The Modern Age Lex Luthor is a product of child abuse and early poverty. Born in the Suicide Slum district of Metropolis, he is instilled with a desire to become a self-made man. As a teenager, he takes out a large insurance policy on his parents without their knowledge, then sabotages their car's brakes, causing their deaths. Upon graduating from MIT, Luthor founds his own business, LexCorp, which grows to dominate much of Metropolis.
Luthor does not physically appear in The Man of Steel until the fourth issue, which takes place over a year after Superman's arrival in Metropolis. When Lois Lane and Clark Kent are invited to a society gala aboard Luthor's yacht, terrorists seize the ship without warning, forcing Superman to intervene. Luthor observes Superman in action, and once the gunmen are dispatched, hands the hero a personal check in an attempt to hire him. When Luthor admits that he had not only anticipated the attack, but had arranged for it to occur in order to lure Superman out, the Mayor deputizes Superman to arrest Luthor for reckless endangerment. This, coupled with the indignation that Superman is the only person he could not buy off, threaten, or otherwise control, results in Luthor's pledge to destroy Superman at any cost. As such, he is more than willing to help other businessmen destroy other superbeings. He was instrumental in the apparent death of Swamp Thing, which jeopardized many lives as the Parliament of Trees attempted to replace him.
Despite general acceptance of Byrne's characterization, as evidenced by subsequent adaptations in other media, some writers have called for a return to Luthor's original status as a mad scientist. Regarding the character's effectiveness as a corruptbillionaire, author Neil Gaiman commented:
Luthor's romantic aspirations toward Lois Lane, established early on in the series, become a focal point of the stories immediately following it. He is shown making repeated attempts to court her during The Man of Steel, though Lois plainly does not return his feelings.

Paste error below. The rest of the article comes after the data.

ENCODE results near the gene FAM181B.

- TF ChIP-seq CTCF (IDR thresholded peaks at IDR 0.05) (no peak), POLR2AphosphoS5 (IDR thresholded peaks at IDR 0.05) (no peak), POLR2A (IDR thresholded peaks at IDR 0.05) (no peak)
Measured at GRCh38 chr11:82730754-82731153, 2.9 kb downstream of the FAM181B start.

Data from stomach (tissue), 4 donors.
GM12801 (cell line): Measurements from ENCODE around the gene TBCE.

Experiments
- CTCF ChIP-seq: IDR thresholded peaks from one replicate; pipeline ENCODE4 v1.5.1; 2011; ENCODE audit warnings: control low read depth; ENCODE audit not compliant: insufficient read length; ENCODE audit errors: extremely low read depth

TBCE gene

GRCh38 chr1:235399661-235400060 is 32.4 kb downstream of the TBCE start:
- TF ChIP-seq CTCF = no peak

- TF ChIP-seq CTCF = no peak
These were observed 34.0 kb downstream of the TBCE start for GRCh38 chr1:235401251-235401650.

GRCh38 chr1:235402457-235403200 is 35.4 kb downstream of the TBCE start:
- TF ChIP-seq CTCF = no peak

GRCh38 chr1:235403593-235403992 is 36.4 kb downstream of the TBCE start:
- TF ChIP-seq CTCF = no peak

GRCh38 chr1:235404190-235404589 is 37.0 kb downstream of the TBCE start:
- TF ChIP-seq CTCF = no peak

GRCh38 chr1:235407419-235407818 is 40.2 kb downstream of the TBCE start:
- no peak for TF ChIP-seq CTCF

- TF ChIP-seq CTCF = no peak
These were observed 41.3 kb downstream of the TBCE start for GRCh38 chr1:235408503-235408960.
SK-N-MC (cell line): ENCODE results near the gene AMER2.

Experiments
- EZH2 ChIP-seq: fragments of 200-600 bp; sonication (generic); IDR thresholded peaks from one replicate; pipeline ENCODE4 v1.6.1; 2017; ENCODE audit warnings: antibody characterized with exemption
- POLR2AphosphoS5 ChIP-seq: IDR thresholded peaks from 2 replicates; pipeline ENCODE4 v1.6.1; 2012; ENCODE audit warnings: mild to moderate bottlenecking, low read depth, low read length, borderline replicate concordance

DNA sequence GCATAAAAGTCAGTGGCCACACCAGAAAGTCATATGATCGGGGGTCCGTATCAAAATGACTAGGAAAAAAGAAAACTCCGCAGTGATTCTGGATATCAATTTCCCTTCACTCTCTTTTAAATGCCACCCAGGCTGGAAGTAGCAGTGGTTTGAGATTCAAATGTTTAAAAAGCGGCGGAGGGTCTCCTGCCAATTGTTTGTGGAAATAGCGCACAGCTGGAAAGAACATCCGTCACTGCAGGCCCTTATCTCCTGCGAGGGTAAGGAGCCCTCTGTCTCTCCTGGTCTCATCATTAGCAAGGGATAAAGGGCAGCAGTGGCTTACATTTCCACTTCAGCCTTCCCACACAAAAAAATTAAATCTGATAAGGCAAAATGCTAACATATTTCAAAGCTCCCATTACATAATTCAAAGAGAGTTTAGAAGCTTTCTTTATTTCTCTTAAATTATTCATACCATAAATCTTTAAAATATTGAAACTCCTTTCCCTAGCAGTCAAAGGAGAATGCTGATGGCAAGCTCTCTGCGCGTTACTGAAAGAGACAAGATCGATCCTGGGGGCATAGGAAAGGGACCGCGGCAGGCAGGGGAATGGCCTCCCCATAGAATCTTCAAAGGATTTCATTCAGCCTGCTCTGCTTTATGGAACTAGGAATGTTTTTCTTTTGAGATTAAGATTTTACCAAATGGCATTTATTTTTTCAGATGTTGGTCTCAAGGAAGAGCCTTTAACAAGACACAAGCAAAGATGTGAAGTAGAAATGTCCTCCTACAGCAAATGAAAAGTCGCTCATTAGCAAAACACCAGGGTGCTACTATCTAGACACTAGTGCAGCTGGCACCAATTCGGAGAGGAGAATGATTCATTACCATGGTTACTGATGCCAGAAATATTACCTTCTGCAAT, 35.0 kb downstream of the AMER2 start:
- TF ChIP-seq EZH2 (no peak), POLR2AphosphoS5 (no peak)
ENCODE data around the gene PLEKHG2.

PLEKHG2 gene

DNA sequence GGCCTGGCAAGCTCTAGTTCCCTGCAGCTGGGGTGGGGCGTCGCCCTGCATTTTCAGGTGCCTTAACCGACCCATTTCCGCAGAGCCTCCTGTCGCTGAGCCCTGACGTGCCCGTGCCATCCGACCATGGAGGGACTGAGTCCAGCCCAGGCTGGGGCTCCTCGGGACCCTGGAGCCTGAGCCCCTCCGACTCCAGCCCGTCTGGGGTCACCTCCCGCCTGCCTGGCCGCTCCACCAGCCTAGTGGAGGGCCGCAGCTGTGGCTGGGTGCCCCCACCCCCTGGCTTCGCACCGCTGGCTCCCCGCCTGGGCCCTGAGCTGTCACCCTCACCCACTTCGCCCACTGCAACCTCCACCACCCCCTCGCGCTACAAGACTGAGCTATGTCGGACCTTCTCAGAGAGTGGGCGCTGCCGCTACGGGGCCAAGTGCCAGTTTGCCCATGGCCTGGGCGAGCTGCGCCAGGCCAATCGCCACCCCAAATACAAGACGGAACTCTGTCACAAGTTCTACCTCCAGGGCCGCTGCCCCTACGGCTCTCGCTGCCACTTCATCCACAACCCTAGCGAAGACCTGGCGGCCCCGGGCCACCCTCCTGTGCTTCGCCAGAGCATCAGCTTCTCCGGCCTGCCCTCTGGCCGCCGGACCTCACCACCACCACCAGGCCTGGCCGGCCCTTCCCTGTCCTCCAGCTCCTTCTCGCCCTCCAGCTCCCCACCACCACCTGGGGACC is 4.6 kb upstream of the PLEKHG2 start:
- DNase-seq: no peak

Superman: Birthright, a limited series written by Mark Waid in 2004, offers an alternate look at Luthor's history, including his youth in Smallville, and his first encounter with Superman. The story has similarities to the 2001 television series Smallville, which follows Clark Kent's life as a teenager and into early adulthood. One plot element shared by the comic and the show is Lex Luthor's problematic relationship with his wealthy father, Lionel.
Birthright also reinvents the Silver Age concept of Luthor befriending Clark Kent as a young man. During a failed attempt to communicate with Krypton, an explosion erupts which singes off Luthor's hair. Waid's original intention was to jettison the notion of Lex Luthor being an evil businessman, restoring his status as a mad scientist. However, he ultimately conceded that the CEO Luthor would be easier for readers to recognize. In Birthright, Luthor remains a wealthy corporate magnate; in contrast to Byrne's characterization, however, LexCorp is founded upon Luthor's study of extraterrestrial life, thereby providing a link between himself and Superman. In the retrospective section of the Superman: Birthright trade paperback, Waid explains:
Despite my own personal prejudices, I say we leave Lex the criminal businessman he's been for the past 17 years. The Lois & Clark producers liked it, the WB cartoon guys liked it... so clearly, it works on some level. My concern is that, at least in my eyes, the fact that Luthor's allowed to operate uncontested for years makes Superman look ineffectual.